I'm using Photoshop CS6 to make a label and I need to convert all layers to InDesign CS4. I've never done this...is it possible?
It can not be done.
There is no direct method for converting a Photoshop File to an InDesign file.
You can create a new InDesign document and place (link to) the Photoshop file. But other than that you must recreate the file in InDesign.
I think this might be the easiest way:
- Create an InDesign document the same size as your Photoshop Document.
- Place the Photoshop Document on the page so it lines up perfectly.
- If you have for example 3 layers in the Photoshop document, create 3 Layers in InDesign. Now copy the Object and paste in place
ctrl + shft + vso that the object is repeated/placed on top, once for each InDesign layer.
- Now select each object (hide the other InDesign layers to make it easy) and right-click the image object and select from the menu
Object Layer Options. Here you can turn off layers within the Photoshop document. You want to show only one Photoshop layer per InDesign layer, so in the bottom layer of InDesign, turn off all the Photoshop file layers except the bottom one. Repeat this for all corresponding layers.
Best way to do this with CC is to export layers to files, under the export tab, make sure transparency is on and all artboards/layer backgrounds are transparent. I found for myself exporting to pngs works better than psds, as sometime the psds place without transparency in indesign.Then export, note this will take a while, then place the layers in indesign all at once and you will have the separate layers in indesign as required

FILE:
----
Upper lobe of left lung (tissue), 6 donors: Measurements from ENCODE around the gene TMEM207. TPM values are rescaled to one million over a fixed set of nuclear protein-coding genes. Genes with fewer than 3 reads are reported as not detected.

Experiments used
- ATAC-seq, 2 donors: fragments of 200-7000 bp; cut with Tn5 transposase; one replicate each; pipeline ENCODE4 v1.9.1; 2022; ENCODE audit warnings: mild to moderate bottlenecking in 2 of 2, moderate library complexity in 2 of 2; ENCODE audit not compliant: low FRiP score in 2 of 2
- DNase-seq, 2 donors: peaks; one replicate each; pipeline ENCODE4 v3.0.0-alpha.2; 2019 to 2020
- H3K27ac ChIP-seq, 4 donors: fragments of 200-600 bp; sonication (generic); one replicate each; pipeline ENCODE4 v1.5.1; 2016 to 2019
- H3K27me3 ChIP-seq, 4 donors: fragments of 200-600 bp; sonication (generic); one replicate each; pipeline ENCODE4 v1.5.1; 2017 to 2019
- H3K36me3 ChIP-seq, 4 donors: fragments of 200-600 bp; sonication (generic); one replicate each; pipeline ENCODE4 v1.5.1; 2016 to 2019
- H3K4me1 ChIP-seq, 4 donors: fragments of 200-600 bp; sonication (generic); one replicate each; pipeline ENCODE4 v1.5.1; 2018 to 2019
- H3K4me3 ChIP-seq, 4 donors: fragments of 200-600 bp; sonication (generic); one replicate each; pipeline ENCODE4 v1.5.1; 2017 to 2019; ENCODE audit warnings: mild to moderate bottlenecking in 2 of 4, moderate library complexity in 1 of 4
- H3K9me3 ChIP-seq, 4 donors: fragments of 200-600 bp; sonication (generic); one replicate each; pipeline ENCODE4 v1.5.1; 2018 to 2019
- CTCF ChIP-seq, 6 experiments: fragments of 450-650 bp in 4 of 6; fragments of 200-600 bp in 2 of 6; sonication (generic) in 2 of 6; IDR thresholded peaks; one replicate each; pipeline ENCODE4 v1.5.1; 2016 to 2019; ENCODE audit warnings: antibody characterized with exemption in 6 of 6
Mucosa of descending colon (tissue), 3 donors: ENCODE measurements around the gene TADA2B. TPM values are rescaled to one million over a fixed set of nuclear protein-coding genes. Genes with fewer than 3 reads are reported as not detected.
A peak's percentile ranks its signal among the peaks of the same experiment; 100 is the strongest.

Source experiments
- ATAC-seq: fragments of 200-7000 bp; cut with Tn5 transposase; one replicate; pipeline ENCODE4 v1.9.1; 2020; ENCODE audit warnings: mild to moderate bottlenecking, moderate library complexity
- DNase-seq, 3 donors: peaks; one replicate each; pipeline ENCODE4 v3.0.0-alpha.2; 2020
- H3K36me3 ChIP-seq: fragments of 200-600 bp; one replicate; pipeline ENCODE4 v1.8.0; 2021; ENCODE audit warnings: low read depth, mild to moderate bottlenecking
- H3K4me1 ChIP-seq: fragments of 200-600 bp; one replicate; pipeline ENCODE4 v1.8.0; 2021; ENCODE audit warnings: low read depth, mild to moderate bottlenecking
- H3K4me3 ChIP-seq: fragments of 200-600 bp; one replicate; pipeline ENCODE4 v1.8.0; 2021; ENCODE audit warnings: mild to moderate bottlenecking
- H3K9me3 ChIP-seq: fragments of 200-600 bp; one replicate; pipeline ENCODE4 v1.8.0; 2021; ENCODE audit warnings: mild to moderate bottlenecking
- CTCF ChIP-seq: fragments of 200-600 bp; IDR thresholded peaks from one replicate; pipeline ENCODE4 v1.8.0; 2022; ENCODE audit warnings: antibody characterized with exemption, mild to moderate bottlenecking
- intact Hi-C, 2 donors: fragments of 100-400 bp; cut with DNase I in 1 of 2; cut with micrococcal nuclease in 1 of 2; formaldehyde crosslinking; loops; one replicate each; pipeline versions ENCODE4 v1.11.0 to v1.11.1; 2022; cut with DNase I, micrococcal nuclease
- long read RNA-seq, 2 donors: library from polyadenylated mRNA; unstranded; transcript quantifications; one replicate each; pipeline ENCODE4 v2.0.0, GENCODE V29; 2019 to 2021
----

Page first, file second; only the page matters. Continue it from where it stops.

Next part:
You can create designs in Photoshop CS5 and then import the native PSD files from Photoshop directly into InDesign. InDesign CS5 provides you with additional control over the designs after an image is imported into a layout.
Using InDesign, you can import a layered Photoshop file, turn layers on and off, or even layer comps to be placed. Follow these steps:
- Have a layered Photoshop file ready to place.
- Using InDesign, choose
- Browse to the location of a layered image file
- Select the file you want to import
- Select the Show Import Options check box, and then click Open.
A dialog box appears.
- Choose which Photoshop layers you want to use when placing a PSD file into your InDesign layout.
- Click the Layers tab and turn off and on the visibility of the layers you want to change
- Select a saved layer comp from the Layer Comp drop-down list.
- Click OK to close the Image Import Options dialog box.
Transparency support and clipping pathsMany Photoshop files use transparency. The transparency in the PSD files is imported and interpreted by InDesign. This feature is particularly useful when you have an established background or want to have interesting text wrap around an image you import from Photoshop.
Basically, you can use the transparency as a clipping path in InDesign. A clipping path resembles a hard-edged mask that hides parts of an image, such as a background, that you don’t want visible around a certain part of the image.
You can use alpha channels, paths, and masks that you create in Photoshop in InDesign. InDesign recognizes these parts of the PSD file, so you can use them when you’re wrapping text around the image or when you want to create a clipping path.
Alternatively, you can also use these parts to remove a background from the image. For example, if you have an image with one of these assets, you can use the Detect Edges feature in InDesign to detect the edges and wrap text around the image.
Photoshop spot colors in InDesign If you’re using spot colors in an image you import from Photoshop, those colors show up in the Swatches panel in InDesign. There is a chance that a color from your spot colors channel won’t be recognized. If that’s the case, the color is shown as gray instead.
You can use the swatches imported with the Photoshop file with other parts of your file. Simply use the swatches as you would any other swatch in InDesign. You can’t delete these swatches unless you remove the Photoshop file that you imported into InDesign.